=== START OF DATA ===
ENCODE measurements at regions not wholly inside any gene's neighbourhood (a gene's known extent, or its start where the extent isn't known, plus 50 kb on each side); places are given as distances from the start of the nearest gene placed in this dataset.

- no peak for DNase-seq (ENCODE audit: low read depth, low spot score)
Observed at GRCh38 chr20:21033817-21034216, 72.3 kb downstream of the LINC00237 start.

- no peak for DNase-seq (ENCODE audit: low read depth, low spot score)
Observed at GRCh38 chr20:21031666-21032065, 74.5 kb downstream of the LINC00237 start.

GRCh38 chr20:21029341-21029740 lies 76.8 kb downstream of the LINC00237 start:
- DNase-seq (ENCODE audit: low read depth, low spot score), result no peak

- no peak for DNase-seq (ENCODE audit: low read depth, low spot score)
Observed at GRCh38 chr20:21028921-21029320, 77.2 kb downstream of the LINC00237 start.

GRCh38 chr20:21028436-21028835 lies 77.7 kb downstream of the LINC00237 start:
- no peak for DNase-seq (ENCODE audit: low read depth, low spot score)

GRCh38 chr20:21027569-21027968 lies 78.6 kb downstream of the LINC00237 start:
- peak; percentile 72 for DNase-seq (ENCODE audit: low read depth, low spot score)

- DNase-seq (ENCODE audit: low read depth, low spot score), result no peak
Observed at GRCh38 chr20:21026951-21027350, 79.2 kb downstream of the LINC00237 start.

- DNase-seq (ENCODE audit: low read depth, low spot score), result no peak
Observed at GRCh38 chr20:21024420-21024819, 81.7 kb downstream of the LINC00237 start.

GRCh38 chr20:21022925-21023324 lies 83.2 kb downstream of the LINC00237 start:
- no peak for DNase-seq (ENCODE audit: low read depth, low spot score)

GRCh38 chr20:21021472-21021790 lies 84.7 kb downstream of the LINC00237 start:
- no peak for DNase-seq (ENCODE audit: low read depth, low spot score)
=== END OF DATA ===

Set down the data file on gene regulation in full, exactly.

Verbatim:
ENCODE measurements at regions not wholly inside any gene's neighbourhood (a gene's known extent, or its start where the extent isn't known, plus 50 kb on each side); places are given as distances from the start of the nearest gene placed in this dataset.

- no peak for DNase-seq (ENCODE audit: low read depth, low spot score)
Observed at GRCh38 chr20:21033817-21034216, 72.3 kb downstream of the LINC00237 start.

- no peak for DNase-seq (ENCODE audit: low read depth, low spot score)
Observed at GRCh38 chr20:21031666-21032065, 74.5 kb downstream of the LINC00237 start.

GRCh38 chr20:21029341-21029740 lies 76.8 kb downstream of the LINC00237 start:
- DNase-seq (ENCODE audit: low read depth, low spot score), result no peak

- no peak for DNase-seq (ENCODE audit: low read depth, low spot score)
Observed at GRCh38 chr20:21028921-21029320, 77.2 kb downstream of the LINC00237 start.

GRCh38 chr20:21028436-21028835 lies 77.7 kb downstream of the LINC00237 start:
- no peak for DNase-seq (ENCODE audit: low read depth, low spot score)

GRCh38 chr20:21027569-21027968 lies 78.6 kb downstream of the LINC00237 start:
- peak; percentile 72 for DNase-seq (ENCODE audit: low read depth, low spot score)

- DNase-seq (ENCODE audit: low read depth, low spot score), result no peak
Observed at GRCh38 chr20:21026951-21027350, 79.2 kb downstream of the LINC00237 start.

- DNase-seq (ENCODE audit: low read depth, low spot score), result no peak
Observed at GRCh38 chr20:21024420-21024819, 81.7 kb downstream of the LINC00237 start.

GRCh38 chr20:21022925-21023324 lies 83.2 kb downstream of the LINC00237 start:
- no peak for DNase-seq (ENCODE audit: low read depth, low spot score)

GRCh38 chr20:21021472-21021790 lies 84.7 kb downstream of the LINC00237 start:
- no peak for DNase-seq (ENCODE audit: low read depth, low spot score)